If you want some guidance on plotting, you could give the following books a look (listed in no particular order):
The Art of Dramatic Writing: Its Basis in the Creative Interpretation of Human Motives by Lajos Egri
Story: Substance, Structure, Style and Principles of Screenwriting by Robert McKee
Storytelling in The New Hollywood: Understanding Classical Narrative Technique by Kristin Thompson
Screenwriting: The Sequence Approach by Paul Joseph Gulino
Story Structure Architect: A Writer's Guide to Building Dramatic Situations and Compelling Characters by Victoria Lynn Schmidt
Four Screenplays: Studies in the American Screenplay by Syd Field
The Writer's Journey: Mythic Structure For Writers (3rd edition) by Christopher Vogler
Save The Cat: The Last Book on Screenwriting You'll Ever Need by Blake Snyder
Scene & Sequel (Elements of Fiction Writing) by Jack Bickham
Novelist's Essential Guide to Crafting Scenes by Raymond Obstfeld
Poetics by Aristotle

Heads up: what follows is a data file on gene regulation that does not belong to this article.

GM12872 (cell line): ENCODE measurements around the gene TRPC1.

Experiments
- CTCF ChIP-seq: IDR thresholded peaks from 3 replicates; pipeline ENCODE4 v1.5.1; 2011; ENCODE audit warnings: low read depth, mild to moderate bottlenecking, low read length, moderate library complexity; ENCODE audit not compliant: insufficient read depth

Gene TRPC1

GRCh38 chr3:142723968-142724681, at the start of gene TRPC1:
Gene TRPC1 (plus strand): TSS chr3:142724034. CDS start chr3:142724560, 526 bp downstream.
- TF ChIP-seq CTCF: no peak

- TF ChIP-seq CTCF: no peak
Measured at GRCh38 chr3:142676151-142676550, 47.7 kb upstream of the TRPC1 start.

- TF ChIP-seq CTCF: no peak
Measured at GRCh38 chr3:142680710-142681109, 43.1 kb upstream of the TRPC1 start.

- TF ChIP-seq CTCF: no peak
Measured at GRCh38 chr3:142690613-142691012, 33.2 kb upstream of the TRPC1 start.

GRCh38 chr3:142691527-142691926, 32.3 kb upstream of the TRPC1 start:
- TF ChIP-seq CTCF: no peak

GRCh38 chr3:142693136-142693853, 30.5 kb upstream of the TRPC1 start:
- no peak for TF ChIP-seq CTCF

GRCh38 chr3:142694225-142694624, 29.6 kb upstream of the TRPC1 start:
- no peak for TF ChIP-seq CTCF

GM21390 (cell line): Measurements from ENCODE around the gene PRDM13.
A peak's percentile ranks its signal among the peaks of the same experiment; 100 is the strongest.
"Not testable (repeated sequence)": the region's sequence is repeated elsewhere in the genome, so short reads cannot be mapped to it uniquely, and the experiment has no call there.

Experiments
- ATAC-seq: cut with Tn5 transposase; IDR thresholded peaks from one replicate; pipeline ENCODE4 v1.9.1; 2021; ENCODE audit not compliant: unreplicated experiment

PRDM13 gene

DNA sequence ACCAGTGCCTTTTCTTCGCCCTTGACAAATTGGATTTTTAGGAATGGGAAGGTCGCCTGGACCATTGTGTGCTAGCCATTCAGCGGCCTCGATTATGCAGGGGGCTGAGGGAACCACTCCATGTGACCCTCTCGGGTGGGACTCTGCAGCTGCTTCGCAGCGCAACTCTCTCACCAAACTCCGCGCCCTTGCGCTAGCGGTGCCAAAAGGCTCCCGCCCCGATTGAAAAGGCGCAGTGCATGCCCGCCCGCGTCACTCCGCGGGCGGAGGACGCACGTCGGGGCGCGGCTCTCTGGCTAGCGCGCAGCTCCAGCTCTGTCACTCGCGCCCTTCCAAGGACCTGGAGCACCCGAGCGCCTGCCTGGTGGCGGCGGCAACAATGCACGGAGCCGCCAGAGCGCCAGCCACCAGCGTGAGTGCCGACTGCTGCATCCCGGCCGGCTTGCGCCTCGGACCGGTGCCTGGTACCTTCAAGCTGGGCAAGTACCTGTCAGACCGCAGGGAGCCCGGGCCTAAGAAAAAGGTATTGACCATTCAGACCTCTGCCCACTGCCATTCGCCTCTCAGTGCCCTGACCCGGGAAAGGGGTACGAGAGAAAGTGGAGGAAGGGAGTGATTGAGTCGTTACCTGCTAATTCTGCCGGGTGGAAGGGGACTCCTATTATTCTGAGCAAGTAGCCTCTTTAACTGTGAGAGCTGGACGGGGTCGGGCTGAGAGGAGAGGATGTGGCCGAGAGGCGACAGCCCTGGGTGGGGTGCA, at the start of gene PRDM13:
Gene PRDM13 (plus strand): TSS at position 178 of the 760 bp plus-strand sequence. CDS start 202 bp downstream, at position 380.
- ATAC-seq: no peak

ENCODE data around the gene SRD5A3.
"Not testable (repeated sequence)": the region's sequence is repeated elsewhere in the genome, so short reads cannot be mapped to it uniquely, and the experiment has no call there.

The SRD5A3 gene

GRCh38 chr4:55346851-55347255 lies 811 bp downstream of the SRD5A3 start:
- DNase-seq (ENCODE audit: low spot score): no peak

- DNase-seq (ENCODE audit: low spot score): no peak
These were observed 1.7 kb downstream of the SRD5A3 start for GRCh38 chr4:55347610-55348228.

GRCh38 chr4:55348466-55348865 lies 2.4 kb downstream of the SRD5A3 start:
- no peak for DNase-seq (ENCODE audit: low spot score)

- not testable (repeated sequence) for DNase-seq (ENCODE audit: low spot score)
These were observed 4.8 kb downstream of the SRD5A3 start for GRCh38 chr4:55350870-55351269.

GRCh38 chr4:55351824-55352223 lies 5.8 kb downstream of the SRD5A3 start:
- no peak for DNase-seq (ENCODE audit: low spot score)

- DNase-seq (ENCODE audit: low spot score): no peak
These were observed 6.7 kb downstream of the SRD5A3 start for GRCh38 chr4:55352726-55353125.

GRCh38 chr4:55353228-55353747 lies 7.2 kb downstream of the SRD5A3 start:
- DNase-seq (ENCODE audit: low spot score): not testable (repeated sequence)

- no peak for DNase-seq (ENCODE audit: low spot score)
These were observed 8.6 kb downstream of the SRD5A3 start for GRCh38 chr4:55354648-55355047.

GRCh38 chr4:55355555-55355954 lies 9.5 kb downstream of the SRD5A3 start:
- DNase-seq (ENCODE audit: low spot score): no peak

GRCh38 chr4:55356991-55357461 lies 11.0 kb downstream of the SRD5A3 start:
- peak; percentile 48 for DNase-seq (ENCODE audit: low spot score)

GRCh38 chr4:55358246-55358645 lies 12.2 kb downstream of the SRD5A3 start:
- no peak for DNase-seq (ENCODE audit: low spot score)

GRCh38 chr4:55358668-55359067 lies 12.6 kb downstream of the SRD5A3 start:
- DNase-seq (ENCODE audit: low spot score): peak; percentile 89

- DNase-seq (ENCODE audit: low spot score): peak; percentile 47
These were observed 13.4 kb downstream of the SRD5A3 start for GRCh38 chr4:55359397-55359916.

The 36 Dramatic Situations by Georges Polti

Understand whose story you are telling and what that story is, then keep your focus on that story throughout your novel manuscript.

A storyline is specific to a single character. Even in a story that has an ensemble of main characters, each main character has their own storyline. Many amateur writers try to tell a story about a group and end up with a collection of events (or just interior monologues and descriptions) that do not coalesce into a cohesive story or plot.

Do not repeat yourself needlessly.

Strunk & White in The Elements of Style expressed this point as: Omit needless words. You do not need to write, "It was dark. Pitch black. She couldn't see." when you could simply start a sentence with, "Feeling her way through the dark room..." and offer more information while also progressing the plot.